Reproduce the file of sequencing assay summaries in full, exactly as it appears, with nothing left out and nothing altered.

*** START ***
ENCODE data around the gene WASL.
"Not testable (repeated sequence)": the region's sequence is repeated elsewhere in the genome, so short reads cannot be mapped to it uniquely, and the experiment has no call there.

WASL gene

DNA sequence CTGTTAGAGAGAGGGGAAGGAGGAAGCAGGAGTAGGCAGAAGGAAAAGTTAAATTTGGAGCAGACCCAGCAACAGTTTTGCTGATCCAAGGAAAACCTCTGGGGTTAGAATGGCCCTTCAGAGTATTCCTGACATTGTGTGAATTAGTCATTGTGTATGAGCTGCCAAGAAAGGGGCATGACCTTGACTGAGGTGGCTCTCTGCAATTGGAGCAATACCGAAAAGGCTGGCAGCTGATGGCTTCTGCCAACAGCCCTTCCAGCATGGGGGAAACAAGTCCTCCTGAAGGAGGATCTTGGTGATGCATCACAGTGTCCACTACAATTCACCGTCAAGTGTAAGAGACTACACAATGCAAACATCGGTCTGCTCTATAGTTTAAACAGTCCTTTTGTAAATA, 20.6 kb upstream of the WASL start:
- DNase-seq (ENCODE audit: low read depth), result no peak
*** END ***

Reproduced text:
ENCODE data around the gene WASL.
"Not testable (repeated sequence)": the region's sequence is repeated elsewhere in the genome, so short reads cannot be mapped to it uniquely, and the experiment has no call there.

WASL gene

DNA sequence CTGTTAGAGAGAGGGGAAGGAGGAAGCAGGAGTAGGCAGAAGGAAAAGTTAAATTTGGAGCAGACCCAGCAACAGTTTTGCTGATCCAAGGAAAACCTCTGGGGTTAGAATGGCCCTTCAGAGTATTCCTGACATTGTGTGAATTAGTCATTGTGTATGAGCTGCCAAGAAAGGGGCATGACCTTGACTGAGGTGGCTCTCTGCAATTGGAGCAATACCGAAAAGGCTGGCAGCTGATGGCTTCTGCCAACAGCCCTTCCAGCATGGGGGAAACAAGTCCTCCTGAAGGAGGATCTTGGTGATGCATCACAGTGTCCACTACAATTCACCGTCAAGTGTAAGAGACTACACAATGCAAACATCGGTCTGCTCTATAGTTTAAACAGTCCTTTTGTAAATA, 20.6 kb upstream of the WASL start:
- DNase-seq (ENCODE audit: low read depth), result no peak